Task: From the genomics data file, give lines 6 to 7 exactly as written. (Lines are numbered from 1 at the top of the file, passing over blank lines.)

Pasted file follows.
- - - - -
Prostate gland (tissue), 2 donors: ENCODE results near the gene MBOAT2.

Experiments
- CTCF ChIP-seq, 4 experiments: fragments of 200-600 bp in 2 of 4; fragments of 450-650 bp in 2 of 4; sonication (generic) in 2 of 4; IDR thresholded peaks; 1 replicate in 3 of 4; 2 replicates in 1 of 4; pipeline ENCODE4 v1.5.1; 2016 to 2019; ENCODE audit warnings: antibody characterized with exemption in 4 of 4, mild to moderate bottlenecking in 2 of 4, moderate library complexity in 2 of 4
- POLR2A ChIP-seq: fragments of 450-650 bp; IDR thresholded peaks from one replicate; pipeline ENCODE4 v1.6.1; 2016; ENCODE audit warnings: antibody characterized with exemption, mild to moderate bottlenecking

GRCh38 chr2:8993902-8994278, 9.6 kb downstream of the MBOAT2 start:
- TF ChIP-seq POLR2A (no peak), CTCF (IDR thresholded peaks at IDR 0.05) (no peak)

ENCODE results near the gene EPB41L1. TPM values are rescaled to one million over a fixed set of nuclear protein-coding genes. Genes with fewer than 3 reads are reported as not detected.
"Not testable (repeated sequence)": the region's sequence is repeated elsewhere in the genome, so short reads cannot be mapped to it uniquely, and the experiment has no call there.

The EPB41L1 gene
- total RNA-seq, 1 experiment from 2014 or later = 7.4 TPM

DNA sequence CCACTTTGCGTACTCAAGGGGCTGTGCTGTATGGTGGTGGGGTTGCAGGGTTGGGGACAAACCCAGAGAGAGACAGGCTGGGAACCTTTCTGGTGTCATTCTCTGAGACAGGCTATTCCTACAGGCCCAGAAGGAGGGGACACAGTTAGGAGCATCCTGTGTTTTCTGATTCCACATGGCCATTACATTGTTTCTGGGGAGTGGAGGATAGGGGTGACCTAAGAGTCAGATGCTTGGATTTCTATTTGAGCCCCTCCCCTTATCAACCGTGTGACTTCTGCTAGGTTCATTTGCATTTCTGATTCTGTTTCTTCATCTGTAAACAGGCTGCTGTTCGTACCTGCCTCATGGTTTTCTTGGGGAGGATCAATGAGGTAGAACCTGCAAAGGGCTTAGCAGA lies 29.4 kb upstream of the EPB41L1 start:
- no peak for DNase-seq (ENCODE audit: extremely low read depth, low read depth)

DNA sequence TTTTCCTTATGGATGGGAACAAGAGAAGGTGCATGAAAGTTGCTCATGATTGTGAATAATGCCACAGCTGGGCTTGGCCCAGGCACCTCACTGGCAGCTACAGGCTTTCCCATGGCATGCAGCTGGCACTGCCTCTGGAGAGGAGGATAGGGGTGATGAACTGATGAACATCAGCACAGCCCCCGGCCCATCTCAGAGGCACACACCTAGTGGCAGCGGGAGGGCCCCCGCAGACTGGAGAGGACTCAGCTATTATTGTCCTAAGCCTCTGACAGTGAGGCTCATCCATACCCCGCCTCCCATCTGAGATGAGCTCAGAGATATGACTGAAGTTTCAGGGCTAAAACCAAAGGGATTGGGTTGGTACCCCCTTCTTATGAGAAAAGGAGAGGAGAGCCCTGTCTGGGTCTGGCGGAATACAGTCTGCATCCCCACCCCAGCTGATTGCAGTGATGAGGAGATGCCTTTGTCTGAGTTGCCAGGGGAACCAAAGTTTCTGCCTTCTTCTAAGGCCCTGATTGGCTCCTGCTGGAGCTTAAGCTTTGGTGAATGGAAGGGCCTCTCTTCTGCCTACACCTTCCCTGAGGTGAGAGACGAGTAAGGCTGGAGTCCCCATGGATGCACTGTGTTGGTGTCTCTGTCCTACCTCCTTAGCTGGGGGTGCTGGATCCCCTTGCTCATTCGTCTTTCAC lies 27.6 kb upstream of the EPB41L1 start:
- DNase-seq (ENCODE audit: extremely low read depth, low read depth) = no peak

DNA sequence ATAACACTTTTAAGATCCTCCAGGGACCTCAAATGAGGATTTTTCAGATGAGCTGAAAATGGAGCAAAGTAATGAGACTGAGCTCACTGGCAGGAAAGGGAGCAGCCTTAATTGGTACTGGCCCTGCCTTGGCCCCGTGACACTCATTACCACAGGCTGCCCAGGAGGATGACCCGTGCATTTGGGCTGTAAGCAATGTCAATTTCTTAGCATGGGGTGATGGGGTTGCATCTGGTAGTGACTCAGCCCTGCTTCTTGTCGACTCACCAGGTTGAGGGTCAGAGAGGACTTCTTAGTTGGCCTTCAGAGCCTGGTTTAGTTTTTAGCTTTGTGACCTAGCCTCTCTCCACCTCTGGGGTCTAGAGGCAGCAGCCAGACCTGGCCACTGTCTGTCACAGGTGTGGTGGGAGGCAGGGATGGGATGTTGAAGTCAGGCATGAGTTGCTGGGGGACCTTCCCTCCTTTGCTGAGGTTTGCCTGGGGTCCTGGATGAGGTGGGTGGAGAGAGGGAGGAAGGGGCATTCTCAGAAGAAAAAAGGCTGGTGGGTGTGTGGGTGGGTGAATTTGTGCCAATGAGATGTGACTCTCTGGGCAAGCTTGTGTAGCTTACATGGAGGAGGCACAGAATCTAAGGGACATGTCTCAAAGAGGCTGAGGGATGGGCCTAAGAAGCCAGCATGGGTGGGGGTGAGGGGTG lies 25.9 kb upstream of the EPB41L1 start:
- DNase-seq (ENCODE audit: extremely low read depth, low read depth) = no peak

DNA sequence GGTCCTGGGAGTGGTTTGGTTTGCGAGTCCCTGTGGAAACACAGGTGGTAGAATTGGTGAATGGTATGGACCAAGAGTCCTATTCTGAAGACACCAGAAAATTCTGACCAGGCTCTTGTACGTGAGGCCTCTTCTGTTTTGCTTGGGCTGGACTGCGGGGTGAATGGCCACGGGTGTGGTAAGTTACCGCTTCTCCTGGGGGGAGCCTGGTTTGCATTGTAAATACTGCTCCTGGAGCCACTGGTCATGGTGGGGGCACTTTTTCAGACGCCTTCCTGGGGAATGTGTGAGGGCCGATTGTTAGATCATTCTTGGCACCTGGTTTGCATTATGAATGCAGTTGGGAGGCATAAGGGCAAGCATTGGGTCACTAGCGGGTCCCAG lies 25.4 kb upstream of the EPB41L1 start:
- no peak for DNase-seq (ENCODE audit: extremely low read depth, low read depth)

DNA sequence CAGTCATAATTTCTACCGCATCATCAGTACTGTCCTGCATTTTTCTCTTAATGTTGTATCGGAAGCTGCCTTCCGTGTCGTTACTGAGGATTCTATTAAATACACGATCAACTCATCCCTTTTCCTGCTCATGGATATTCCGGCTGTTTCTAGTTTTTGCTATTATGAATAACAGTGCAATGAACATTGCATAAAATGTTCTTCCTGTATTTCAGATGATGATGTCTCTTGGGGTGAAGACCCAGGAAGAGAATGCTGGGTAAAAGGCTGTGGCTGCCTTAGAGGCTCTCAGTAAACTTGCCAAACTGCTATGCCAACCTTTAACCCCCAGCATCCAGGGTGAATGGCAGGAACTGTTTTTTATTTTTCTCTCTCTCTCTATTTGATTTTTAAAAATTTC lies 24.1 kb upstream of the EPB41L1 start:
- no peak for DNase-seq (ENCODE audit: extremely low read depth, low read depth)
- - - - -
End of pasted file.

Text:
- TF ChIP-seq POLR2A (no peak), CTCF (IDR thresholded peaks at IDR 0.05) (no peak)

ENCODE results near the gene EPB41L1. TPM values are rescaled to one million over a fixed set of nuclear protein-coding genes. Genes with fewer than 3 reads are reported as not detected.